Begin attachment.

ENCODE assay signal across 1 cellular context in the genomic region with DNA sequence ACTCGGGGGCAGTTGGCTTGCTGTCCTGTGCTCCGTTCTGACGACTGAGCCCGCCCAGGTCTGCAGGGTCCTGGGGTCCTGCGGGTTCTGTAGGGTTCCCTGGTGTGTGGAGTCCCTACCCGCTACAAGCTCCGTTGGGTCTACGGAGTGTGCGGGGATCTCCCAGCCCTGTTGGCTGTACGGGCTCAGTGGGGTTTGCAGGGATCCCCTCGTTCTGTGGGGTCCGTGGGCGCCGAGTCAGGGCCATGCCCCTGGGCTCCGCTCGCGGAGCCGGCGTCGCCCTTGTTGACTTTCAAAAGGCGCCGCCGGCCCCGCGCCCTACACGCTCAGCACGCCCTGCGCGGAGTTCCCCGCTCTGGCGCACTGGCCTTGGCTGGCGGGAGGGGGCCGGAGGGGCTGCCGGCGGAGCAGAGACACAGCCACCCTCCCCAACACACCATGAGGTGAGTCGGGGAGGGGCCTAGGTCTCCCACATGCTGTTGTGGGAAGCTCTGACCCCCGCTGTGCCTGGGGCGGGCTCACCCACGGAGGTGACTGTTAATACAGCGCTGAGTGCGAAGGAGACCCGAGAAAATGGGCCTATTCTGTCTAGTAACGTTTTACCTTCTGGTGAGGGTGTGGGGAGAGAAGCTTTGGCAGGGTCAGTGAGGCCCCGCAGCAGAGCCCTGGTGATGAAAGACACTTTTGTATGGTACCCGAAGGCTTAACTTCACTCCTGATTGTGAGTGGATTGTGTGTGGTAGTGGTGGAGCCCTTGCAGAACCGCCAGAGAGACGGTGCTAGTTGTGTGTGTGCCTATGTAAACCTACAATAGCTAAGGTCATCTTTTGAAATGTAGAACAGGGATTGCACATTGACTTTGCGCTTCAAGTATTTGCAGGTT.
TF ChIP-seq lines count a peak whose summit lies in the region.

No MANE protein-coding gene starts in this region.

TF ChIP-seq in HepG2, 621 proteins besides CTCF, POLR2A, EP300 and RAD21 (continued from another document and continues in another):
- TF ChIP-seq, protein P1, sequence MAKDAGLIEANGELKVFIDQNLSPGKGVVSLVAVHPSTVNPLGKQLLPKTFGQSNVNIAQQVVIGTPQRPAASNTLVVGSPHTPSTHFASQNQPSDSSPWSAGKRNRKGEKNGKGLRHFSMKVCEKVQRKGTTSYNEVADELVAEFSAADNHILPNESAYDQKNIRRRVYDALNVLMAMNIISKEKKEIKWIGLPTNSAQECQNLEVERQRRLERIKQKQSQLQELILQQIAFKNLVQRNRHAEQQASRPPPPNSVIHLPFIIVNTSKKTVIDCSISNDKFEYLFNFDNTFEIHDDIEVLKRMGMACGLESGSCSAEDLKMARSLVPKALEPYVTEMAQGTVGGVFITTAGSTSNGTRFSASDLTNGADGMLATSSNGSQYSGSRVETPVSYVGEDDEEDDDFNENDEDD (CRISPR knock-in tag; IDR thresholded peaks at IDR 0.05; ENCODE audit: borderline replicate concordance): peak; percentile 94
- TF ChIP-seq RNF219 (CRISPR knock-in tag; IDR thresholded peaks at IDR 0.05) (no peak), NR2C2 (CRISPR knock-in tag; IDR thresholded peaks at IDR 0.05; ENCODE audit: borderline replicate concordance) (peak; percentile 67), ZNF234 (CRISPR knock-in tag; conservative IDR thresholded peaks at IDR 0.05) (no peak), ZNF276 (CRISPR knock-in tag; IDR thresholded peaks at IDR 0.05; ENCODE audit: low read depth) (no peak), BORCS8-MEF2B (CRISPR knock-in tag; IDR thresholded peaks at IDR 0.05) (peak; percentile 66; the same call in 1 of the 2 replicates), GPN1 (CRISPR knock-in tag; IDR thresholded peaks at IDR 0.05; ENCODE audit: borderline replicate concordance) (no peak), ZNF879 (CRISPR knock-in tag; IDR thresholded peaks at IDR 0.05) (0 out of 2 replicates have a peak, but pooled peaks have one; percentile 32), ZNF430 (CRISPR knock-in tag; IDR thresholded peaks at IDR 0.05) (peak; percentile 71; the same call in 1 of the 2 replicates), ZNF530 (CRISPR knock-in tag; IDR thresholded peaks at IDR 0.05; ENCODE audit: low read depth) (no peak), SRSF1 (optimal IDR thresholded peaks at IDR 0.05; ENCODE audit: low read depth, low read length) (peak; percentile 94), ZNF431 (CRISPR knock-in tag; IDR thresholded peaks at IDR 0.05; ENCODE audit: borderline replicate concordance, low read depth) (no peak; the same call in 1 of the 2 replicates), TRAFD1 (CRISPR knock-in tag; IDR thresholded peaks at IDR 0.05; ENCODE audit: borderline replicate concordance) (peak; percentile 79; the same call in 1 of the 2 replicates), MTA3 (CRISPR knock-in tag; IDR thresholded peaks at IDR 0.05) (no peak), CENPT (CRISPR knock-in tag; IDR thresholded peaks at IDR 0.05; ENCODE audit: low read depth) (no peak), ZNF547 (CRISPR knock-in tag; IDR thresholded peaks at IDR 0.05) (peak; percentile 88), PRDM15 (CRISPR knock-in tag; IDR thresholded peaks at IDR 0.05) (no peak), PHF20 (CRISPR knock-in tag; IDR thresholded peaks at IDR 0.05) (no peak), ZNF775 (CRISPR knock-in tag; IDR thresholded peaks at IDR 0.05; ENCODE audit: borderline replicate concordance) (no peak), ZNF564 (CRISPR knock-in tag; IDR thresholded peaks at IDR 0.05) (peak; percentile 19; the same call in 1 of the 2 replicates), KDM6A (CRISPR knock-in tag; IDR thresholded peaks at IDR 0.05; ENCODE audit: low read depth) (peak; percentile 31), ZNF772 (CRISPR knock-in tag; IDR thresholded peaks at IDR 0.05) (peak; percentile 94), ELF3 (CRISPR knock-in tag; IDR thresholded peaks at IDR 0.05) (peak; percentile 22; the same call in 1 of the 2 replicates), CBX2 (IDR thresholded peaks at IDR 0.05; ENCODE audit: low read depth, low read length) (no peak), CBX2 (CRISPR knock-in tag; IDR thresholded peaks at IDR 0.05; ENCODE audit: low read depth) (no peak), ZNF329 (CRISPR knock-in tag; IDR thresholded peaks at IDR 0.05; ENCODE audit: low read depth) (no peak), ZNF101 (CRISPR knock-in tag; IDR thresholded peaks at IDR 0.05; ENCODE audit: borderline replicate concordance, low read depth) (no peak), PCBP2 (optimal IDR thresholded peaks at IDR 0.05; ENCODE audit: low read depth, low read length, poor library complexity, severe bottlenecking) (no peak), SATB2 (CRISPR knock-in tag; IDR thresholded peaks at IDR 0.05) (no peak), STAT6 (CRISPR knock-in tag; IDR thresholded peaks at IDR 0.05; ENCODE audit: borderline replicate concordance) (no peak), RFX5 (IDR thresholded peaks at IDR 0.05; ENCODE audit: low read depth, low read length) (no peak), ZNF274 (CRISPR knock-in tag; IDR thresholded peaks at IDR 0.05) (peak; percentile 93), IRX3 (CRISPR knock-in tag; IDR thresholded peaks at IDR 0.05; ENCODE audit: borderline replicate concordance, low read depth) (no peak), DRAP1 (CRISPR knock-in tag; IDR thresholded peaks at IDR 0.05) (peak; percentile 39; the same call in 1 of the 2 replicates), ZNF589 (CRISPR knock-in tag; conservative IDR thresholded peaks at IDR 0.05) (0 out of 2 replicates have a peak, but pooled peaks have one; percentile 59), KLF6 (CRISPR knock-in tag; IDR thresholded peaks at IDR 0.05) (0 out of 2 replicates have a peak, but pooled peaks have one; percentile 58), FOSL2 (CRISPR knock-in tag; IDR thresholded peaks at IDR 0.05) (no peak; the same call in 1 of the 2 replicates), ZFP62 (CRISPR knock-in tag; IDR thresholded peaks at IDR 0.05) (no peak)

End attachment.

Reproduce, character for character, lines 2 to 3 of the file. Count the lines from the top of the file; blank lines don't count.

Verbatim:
TF ChIP-seq lines count a peak whose summit lies in the region.

No MANE protein-coding gene starts in this region.